GETSOCKOPT(2) Linux Programmer's Manual GETSOCKOPT(2)
getsockopt, setsockopt - get and set options on sockets
#include <sys/types.h> /* See NOTES */ #include <sys/socket.h> int getsockopt(int sockfd, int level, int optname, void *optval, socklen_t *optlen); int setsockopt(int sockfd, int level, int optname, const void *optval, socklen_t optlen);
getsockopt() and setsockopt() manipulate options for the socket referred to by the file descriptor sockfd. Options may exist at multiple protocol levels; they are always present at the uppermost socket level. When manipulating socket options, the level at which the option resides and the name of the option must be specified. To manipulate options at the sockets API level, level is specified as SOL_SOCKET. To manipulate options at any other level the protocol number of the appropriate protocol controlling the option is supplied. For example, to indicate that an option is to be interpreted by the TCP protocol, level should be set to the protocol number of TCP; see getprotoent(3). The arguments optval and optlen are used to access option values for setsockopt(). For getsockopt() they identify a buffer in which the value for the requested option(s) are to be returned. For getsockopt(), optlen is a value-result argument, initially containing the size of the buffer pointed to by optval, and modified on return to indicate the actual size of the value returned. If no option value is to be supplied or returned, optval may be NULL. Optname and any specified options are passed uninterpreted to the appropriate protocol module for interpretation. The include file <sys/socket.h> contains definitions for socket level options, described below. Options at other protocol levels vary in format and name; consult the appropriate entries in section 4 of the manual. Most socket-level options utilize an int argument for optval. For setsockopt(), the argument should be nonzero to enable a boolean option, or zero if the option is to be disabled. For a description of the available socket options see socket(7) and the appropriate protocol man pages.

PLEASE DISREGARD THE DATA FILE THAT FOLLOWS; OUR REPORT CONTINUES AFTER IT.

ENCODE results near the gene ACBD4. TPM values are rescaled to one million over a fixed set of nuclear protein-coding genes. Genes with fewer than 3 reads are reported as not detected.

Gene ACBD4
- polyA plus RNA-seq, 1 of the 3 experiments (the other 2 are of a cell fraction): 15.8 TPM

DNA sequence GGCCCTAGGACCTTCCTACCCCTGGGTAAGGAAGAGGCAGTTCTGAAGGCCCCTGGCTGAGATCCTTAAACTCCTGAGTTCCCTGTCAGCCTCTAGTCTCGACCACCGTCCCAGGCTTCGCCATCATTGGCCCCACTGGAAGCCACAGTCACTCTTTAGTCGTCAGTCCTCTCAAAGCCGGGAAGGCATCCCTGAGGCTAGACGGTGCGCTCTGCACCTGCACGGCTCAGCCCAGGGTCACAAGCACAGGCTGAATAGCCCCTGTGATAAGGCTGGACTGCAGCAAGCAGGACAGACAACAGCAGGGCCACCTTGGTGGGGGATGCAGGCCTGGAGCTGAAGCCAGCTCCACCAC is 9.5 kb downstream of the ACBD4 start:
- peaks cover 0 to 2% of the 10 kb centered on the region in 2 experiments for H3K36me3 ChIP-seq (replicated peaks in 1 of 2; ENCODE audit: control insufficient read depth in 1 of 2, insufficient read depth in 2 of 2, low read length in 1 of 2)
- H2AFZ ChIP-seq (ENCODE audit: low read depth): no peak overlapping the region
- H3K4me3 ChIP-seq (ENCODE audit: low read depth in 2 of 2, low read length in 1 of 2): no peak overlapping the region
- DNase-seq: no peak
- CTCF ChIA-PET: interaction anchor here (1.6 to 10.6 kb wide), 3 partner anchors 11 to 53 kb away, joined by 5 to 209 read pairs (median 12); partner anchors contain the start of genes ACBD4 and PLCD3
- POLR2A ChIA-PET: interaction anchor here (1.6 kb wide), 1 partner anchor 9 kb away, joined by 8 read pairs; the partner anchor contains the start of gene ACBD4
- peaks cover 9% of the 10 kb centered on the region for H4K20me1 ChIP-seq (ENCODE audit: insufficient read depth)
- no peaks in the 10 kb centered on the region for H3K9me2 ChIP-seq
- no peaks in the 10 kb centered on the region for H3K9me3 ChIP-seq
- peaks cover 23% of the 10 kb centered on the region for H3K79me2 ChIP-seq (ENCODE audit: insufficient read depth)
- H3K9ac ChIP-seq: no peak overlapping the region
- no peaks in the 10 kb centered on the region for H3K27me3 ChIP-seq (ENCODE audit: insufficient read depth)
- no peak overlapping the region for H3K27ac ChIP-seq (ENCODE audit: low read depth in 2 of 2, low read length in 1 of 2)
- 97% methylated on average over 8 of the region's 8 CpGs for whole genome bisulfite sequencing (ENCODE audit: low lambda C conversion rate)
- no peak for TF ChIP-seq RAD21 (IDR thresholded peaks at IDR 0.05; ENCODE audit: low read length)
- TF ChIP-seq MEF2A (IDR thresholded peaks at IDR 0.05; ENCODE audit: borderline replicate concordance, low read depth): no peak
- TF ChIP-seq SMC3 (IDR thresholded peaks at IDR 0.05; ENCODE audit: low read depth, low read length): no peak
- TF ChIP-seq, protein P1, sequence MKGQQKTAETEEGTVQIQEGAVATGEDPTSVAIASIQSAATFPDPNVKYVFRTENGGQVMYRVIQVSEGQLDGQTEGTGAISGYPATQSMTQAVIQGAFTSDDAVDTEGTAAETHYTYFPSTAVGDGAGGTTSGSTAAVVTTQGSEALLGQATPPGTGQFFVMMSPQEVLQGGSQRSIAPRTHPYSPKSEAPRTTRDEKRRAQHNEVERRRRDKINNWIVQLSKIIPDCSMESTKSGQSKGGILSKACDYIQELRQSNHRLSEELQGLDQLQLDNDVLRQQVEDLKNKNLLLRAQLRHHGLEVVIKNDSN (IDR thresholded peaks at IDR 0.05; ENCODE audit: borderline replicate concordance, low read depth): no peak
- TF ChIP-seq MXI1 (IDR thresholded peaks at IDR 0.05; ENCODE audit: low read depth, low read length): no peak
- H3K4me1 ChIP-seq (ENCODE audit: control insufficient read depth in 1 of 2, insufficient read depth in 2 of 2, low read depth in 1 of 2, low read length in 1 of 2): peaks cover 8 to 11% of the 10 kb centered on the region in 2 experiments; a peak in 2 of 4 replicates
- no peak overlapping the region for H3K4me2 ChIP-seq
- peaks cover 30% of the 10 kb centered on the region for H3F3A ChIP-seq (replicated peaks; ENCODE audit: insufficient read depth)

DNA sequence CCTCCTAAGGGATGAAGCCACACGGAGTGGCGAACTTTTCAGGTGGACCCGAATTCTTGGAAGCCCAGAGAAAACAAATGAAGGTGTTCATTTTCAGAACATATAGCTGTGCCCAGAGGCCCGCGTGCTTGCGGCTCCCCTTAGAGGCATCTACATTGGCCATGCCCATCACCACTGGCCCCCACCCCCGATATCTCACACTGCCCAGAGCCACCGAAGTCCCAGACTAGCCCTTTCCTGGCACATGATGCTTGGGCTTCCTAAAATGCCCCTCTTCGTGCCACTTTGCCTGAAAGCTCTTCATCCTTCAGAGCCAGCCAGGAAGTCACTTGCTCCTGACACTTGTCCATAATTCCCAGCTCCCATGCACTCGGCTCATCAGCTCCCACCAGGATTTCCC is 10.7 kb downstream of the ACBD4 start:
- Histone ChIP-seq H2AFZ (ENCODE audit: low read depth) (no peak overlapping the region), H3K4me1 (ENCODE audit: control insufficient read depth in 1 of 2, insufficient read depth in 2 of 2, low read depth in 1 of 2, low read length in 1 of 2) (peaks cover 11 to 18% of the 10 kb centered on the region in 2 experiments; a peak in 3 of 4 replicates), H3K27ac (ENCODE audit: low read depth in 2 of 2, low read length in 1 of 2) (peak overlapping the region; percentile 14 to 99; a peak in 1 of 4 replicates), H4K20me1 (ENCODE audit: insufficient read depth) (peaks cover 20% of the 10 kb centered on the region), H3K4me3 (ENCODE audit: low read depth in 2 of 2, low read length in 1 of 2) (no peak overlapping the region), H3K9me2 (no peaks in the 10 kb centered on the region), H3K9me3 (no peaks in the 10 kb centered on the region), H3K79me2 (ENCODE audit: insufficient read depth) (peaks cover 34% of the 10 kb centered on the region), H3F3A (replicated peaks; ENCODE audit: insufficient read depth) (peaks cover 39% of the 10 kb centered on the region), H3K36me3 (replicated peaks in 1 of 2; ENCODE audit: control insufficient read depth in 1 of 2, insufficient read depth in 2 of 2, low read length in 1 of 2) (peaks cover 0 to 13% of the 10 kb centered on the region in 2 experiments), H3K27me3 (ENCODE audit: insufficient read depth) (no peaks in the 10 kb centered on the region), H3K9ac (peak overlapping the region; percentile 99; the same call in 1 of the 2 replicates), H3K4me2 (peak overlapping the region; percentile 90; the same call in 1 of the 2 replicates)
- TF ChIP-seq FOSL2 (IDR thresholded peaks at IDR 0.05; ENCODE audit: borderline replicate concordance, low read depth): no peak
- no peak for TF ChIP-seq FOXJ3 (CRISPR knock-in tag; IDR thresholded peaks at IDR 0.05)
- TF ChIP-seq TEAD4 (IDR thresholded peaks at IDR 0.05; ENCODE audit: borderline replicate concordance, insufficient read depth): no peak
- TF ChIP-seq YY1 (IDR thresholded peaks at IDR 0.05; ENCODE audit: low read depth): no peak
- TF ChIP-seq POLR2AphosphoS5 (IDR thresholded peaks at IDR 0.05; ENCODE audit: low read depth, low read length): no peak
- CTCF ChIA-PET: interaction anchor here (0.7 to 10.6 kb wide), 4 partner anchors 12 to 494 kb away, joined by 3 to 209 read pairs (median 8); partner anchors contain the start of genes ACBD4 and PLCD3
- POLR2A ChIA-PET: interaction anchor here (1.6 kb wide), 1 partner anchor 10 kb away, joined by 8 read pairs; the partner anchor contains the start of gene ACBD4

On success, zero is returned for the standard options. On error, -1 is returned, and errno is set appropriately. Netfilter allows the programmer to define custom socket options with associated handlers; for such options, the return value on success is the value returned by the handler.
EBADF The argument sockfd is not a valid file descriptor. EFAULT The address pointed to by optval is not in a valid part of the process address space. For getsockopt(), this error may also be returned if optlen is not in a valid part of the process address space. EINVAL optlen invalid in setsockopt(). In some cases this error can also occur for an invalid value in optval (e.g., for the IP_ADD_MEMBERSHIP option described in ip(7)). ENOPROTOOPT The option is unknown at the level indicated. ENOTSOCK The file descriptor sockfd does not refer to a socket.
POSIX.1-2001, POSIX.1-2008, SVr4, 4.4BSD (these system calls first appeared in 4.2BSD).
POSIX.1 does not require the inclusion of <sys/types.h>, and this header file is not required on Linux. However, some historical (BSD) implementations required this header file, and portable applications are probably wise to include it. The optlen argument of getsockopt() and setsockopt() is in reality an int [*] (and this is what 4.x BSD and libc4 and libc5 have). Some POSIX confusion resulted in the present socklen_t, also used by glibc. See also accept(2).
Several of the socket options should be handled at lower levels of the system.
ioctl(2), socket(2), getprotoent(3), protocols(5), ip(7), packet(7), socket(7), tcp(7), udp(7), unix(7)
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